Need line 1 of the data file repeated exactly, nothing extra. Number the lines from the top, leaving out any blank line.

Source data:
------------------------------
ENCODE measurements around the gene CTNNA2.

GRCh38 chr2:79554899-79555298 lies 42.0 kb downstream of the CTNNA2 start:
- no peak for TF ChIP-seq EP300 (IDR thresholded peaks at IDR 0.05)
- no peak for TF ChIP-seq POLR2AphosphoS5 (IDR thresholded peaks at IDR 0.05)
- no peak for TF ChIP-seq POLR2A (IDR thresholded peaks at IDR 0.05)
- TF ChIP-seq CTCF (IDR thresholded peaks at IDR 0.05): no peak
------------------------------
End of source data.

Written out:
ENCODE measurements around the gene CTNNA2.